When Anonymous hacked the US State Department website on February 17th 2013, they declared, “Aaron Swartz this is for you.” Just a month before, Swartz, faced with relentless hounding from federal prosecutors and up to 35 years in prison, took his own life.
Swartz was a wunderkind of his generation. RSS, Markdown and the widely-used Reddit are just three ideas that Swartz coded into reality before having his first legal drink. All three would shape the evolution of the web. Swartz was part programming prodigy, part avid activist for “open access”—that is, removing barriers to the free flow of information. At just 15, he helped create Creative Commons, a non-profit dedicated to increasing accessibility of information by writing alternatives to standard copyright licenses.
Aaron’s influence amassed him widespread admiration among other proponents of open access. The wider public only learned of Swartz after he illegally accessed MIT’s computer network and downloaded 4.8 million documents from JSTOR, a closed-access digital library containing academic journals, books and primary sources. JSTOR has a paywall that prevents the public from gaining access to the massive database; academic institutions like Bowdoin pay huge sums of money to JSTOR to provide students and faculty access to the myriad of evidence-based, source-critical information. Although Swartz never disseminated the downloaded documents, this did not hinder federal prosecutors from laying down a 35-year jail sentence. Swartz’s massive conviction shifted the conversation from open-access issues to issues of justice and freedom. Anonymous refused to let Swartz’s death and rather “disproportionate sentencing” go unnoticed; the international collective launched Operation Last Resort, which consisted of a series of high-profile hacks targeting the US government. Now, many consider Swartz to be a martyr for the democratisation of information.
When I first read about Swartz’s story, he seemed overzealous for open-access issues. What good could come of it, anyway? Swartz gives his line of logic in the “Guerilla Open Access Manifesto” that he wrote in 2008: “Providing scientific articles to those at elite universities in the First World, but not to children in the Global South? It’s outrageous and unacceptable… We need to take information, wherever it is stored, make our copies and share them with the world… We need to download scientific journals and upload them to file sharing networks. We need to fight for Guerilla Open Access.”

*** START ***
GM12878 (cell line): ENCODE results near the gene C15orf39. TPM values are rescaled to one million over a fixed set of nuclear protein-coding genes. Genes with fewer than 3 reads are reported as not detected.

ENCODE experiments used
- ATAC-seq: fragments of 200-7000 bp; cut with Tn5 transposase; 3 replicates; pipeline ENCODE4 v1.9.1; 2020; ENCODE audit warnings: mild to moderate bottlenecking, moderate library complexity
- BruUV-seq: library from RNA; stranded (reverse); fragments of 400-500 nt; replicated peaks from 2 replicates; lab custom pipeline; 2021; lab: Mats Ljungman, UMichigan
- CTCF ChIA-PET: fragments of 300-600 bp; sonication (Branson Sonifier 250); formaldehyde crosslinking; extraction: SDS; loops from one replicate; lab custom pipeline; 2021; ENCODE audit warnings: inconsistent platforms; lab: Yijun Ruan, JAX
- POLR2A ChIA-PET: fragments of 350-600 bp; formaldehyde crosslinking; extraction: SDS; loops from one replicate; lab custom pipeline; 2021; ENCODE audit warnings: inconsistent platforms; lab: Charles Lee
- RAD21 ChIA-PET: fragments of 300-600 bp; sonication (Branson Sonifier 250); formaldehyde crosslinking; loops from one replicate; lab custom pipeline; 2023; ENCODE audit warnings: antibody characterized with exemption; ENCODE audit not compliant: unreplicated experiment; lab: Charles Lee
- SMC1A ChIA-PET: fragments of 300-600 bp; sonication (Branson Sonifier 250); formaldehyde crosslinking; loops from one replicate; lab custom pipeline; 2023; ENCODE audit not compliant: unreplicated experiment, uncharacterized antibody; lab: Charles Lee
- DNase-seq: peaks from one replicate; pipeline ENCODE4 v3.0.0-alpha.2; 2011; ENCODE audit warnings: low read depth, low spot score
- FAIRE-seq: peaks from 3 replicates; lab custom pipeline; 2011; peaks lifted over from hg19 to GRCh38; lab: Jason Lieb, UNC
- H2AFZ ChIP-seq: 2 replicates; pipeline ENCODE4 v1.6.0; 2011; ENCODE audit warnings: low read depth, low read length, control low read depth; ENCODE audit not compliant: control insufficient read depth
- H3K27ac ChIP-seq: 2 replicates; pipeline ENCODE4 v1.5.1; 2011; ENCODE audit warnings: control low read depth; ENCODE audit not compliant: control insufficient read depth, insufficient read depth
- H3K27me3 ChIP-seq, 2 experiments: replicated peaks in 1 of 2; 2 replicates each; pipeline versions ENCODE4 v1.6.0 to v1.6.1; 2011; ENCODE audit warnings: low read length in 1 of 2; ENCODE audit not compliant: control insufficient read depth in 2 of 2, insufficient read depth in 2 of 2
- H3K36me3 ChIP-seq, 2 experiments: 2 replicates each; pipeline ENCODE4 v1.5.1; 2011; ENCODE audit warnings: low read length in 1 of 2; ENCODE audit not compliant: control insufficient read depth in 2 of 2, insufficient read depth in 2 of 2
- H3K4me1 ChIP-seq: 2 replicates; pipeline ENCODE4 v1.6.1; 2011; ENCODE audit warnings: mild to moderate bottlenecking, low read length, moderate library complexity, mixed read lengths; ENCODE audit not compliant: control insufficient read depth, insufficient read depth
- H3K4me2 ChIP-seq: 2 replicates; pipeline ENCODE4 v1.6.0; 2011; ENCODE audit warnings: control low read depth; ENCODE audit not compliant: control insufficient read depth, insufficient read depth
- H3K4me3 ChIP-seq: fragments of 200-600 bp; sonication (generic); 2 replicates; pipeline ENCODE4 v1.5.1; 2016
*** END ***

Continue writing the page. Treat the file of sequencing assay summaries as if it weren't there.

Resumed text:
In his manifesto, Swartz certainly sheds light on one inequality issue that doesn’t get discussed much: access to information. This issue goes beyond access to the internet; once you have internet access, you’re still not going to have access to the foundations of philosophy, sociology, anthropology, geography, history, classics, and every other social science. You’ll need JSTOR access for that. But to access JSTOR, you’ll need a lot of money. A lot. Learning on the internet is sometimes like playing a frustrating multiplayer video game: it’s free-to-play, but pay-to-win.
Imposing barriers on reliable information is particularly harmful in our time of deliberate media distortion and disinformation. It is exceedingly difficult to discern the fraction of well-researched news among the messy abundance of information made available by the internet and mass media outlets. For media outlets, information is not valued based on its rigour, but rather on how much of the public attention it captures. It is attention, not information, that is sold to advertisers and politicians. Attention has become the real commodity, incentivising a “race to the bottom” in which mass media outlets compete with one another by actively lowering their journalistic standards. News outlets are deliberately presenting increasingly sensational stories, regardless of truth or relevance.
In light of the media’s Race to the Bottom, reliable information found on academic databases like JSTOR is more important than ever. But who are the haves and have-nots of this reliable information? Ironically, it is college students and academics that are—in theory—least at risk of being subject to misinformation. Why can’t everybody access JSTOR in the first place? The answer is just one word: money. Whether it is through donations or an endowment, reliable information must have funding behind it. In an interview with the Guardian, renowned thinker and futurist Yuval Noah Harari stated that the idea of free information is “extremely dangerous when it comes to the news industry.” We are willing to pay for high quality food and cars and clothes. Why are we not willing to pay for high quality information? This is a reasonable question for a consumerist society with free news as the status quo. Still, it is virtually impossible to ask this of those who struggle to get by. Nobody will pay for news when there is such an abundance of cost-free news out there.